by Staff Writers
Palmdale CA (SPX) Mar 02, 2010
Northrop Grumman's RQ-4 Global Hawk unmanned aircraft system (UAS) made aviation history Feb. 2 when it successfully completed its first roundtrip flight from the company's Palmdale, Calif., manufacturing facility. AF-20, a Block 30 Global Hawk built for the U.S. Air Force, performed the historic mission, soaring at altitudes of 58,300 feet for approximately four hours and 18 minutes.
"This was the first time ever that the same Global Hawk has taken off and landed in a single mission from Palmdale, heralding a new era of flights in and out of the facility," said George Guerra, Northrop Grumman vice president of High-Altitude, Long-Endurance systems.
"It's also a huge leap forward for the site as we achieve full production acceptance activities and direct deliveries to the aircraft's main operating base at Beale Air Force Base, Calif."
AF-20 is the eighth consecutive production Global Hawk to complete its operational check flight on the first attempt. The mission also marked the first time the sixth Air Force mission control element and a King Air chase aircraft were utilized.
Prior to this flight, two Global Hawks, AF-12 and AF-16, simultaneously flew historic missions on Dec. 14, 2009. AF-12, one of two Block 20 aircraft to be modified with the Battlefield Airborne Communications Node (BACN) Joint Urgent Operation Need (JUON) system payload, became the first UAS to land at Palmdale.
At the same time, the AF-16 aircraft, which will be equipped with an airborne signals intelligence payload, became the first Block 30 to fly out of Beale Air Force Base, where it is currently being used for training and for initial operational test and evaluation later this year.
Part of the Air Force's Objective Gateway program, BACN is an airborne gateway and communications relay system that enables warfighters to rapidly share data and information gathered by multiple users across multiple dissimilar systems present within the battlefield," said Guerra. "It is the top urgent operational need requested by field commanders and scheduled for deployment by the end of this year."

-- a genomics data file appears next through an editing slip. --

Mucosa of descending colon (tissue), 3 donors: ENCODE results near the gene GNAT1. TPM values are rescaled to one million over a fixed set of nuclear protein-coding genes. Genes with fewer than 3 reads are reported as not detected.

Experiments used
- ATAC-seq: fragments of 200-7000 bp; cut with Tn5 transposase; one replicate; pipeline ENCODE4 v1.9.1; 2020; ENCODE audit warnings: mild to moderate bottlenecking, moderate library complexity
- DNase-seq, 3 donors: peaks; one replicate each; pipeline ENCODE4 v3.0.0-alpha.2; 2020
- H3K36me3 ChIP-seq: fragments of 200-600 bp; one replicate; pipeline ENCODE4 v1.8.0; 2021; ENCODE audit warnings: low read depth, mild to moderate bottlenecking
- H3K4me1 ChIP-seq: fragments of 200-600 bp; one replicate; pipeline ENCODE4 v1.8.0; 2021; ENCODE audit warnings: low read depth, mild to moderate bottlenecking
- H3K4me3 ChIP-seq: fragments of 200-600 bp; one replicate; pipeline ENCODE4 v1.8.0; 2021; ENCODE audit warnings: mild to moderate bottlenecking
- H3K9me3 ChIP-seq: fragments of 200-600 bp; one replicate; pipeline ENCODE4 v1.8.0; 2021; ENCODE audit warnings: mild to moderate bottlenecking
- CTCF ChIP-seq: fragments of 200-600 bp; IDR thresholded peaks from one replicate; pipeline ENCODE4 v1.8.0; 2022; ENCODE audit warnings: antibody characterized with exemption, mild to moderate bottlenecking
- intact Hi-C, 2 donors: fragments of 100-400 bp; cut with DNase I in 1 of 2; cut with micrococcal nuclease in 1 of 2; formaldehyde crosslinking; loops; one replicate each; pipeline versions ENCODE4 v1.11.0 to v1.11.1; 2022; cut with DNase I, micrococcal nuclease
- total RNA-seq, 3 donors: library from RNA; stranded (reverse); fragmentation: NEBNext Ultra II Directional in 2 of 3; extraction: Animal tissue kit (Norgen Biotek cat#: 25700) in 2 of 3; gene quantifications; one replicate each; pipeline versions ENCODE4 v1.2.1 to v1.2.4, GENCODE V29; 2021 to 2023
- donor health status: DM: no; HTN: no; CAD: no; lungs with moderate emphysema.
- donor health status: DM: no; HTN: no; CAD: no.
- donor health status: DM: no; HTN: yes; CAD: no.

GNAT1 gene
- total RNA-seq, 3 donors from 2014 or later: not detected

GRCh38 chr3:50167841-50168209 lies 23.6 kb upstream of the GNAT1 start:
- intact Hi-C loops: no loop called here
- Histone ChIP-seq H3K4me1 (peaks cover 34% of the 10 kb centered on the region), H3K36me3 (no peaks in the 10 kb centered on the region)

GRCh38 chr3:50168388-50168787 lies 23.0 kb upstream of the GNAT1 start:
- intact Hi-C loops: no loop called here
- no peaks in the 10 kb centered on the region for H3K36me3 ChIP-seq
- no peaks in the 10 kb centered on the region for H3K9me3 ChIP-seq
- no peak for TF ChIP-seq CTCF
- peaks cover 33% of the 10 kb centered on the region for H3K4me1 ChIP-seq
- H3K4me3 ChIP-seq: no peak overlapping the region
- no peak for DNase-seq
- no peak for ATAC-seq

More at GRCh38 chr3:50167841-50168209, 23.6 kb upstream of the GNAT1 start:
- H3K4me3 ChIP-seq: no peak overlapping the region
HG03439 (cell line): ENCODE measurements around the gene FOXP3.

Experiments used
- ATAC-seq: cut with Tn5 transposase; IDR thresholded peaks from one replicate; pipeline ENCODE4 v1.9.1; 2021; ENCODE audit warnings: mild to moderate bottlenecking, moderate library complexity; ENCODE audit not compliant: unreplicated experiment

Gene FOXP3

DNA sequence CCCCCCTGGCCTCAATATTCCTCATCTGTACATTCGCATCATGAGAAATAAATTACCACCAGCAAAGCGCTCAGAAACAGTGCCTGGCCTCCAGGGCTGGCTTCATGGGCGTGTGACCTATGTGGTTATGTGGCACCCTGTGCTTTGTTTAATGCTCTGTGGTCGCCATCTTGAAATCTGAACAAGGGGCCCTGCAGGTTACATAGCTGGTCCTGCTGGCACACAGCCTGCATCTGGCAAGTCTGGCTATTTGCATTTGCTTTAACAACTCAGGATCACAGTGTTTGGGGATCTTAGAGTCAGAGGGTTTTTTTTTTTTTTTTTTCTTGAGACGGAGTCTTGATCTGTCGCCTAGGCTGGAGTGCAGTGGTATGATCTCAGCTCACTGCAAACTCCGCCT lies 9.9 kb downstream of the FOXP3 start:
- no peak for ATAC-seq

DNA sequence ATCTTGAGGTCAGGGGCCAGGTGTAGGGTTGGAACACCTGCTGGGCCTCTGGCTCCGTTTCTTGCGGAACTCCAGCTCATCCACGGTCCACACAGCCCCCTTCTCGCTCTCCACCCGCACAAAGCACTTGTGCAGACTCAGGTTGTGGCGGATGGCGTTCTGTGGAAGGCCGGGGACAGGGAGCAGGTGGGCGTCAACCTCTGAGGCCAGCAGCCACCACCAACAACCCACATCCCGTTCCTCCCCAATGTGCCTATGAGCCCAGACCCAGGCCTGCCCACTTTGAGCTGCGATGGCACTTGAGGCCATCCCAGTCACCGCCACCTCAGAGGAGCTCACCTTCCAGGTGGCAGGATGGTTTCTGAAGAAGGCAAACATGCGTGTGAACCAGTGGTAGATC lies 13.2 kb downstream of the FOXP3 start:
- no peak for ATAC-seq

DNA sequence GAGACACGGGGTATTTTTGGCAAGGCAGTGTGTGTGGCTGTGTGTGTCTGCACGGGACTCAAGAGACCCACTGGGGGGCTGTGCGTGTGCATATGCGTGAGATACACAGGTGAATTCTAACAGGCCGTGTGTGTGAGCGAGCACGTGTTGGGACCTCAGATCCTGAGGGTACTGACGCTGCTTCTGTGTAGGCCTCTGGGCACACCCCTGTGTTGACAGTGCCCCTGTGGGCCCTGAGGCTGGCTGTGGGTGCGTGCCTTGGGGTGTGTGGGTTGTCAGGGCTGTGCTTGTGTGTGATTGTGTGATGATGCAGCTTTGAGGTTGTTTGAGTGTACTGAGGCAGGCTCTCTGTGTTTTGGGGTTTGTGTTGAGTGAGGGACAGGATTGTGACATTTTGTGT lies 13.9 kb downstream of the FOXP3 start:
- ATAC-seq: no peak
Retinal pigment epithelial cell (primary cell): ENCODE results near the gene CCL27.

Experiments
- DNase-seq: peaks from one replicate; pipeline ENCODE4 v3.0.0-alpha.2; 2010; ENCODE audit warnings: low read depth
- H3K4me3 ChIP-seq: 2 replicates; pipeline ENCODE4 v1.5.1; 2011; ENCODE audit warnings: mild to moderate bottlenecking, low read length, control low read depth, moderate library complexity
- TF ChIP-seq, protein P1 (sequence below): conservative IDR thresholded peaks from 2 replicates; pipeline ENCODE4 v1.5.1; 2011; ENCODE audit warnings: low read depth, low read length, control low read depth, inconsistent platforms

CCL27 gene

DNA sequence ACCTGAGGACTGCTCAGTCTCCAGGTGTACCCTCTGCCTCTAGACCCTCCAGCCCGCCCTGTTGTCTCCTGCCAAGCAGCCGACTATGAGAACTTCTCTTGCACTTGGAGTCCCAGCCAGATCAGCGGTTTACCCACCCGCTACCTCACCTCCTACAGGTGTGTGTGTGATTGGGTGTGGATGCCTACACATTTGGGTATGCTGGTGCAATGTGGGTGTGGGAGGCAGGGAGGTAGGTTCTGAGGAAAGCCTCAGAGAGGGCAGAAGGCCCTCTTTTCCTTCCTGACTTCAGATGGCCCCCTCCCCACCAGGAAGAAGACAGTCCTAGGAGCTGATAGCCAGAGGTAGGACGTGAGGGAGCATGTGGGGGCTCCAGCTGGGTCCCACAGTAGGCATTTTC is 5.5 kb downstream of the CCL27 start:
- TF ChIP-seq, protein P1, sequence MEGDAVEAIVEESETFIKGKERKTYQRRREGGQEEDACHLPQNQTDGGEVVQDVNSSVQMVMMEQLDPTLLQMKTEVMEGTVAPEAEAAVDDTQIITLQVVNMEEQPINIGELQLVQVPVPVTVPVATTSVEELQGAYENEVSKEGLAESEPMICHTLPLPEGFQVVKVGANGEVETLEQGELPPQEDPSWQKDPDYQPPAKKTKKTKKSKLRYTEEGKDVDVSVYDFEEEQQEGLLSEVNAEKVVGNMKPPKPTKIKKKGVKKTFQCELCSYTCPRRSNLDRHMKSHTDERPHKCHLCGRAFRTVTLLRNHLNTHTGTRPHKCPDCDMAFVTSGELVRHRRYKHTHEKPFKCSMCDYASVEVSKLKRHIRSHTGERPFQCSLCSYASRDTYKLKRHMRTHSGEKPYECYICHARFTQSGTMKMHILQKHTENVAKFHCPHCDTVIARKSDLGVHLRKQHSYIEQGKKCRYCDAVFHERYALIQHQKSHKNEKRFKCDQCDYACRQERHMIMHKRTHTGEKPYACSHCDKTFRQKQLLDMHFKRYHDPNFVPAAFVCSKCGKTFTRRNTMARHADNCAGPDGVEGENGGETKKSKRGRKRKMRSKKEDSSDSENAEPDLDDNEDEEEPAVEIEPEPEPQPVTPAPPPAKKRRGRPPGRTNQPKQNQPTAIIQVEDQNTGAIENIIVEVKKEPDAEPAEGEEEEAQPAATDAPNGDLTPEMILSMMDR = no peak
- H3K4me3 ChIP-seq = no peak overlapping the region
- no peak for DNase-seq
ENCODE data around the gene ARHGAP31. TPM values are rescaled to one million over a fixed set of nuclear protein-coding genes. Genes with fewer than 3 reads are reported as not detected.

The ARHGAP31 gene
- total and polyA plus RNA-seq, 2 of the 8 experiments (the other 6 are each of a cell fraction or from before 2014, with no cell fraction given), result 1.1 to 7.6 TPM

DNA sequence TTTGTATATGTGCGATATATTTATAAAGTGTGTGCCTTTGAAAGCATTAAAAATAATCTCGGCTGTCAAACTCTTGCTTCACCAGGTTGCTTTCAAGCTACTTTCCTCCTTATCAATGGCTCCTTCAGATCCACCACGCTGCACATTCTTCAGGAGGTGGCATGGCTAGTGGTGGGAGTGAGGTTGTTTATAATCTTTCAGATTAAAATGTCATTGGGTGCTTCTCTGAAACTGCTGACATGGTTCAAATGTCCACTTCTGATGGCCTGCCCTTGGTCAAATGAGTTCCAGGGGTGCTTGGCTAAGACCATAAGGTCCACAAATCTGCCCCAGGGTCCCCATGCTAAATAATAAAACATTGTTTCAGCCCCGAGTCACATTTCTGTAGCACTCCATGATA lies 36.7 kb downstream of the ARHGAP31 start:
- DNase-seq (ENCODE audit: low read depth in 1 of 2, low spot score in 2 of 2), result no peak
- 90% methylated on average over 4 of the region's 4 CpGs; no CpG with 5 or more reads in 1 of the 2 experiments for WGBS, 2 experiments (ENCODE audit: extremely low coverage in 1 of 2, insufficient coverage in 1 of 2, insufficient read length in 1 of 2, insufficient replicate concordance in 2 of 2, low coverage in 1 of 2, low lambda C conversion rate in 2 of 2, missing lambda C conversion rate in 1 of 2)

AF-16 was first delivered to Beale Air Force Base on Nov. 24, 2009, after completing months of development flight tests at Edwards Air Force Base, Calif., and receiving a military airworthiness certification from the Air Force.
Since then, two additional Block 30 aircraft have been delivered to Beale Air Force Base, with all three planned for deployment later this year in support of overseas contingency operations. To date, 21 production Global Hawks have been delivered to the Air Force and other customers.
"Logging more than 30,000 combat hours since its first deployment nine years ago, Global Hawk is a highly sought after intelligence, surveillance and reconnaissance system in theater," said Steve Amburgey, Global Hawk program director for the 303d Aeronautical Systems Group at Wright-Patterson Air Force Base, Ohio.
"Demonstrating its versatility and persistence, it was recently used for disaster relief support in Haiti where it provided more than 3,600 images of affected areas."
RQ-4 Global Hawk UAS
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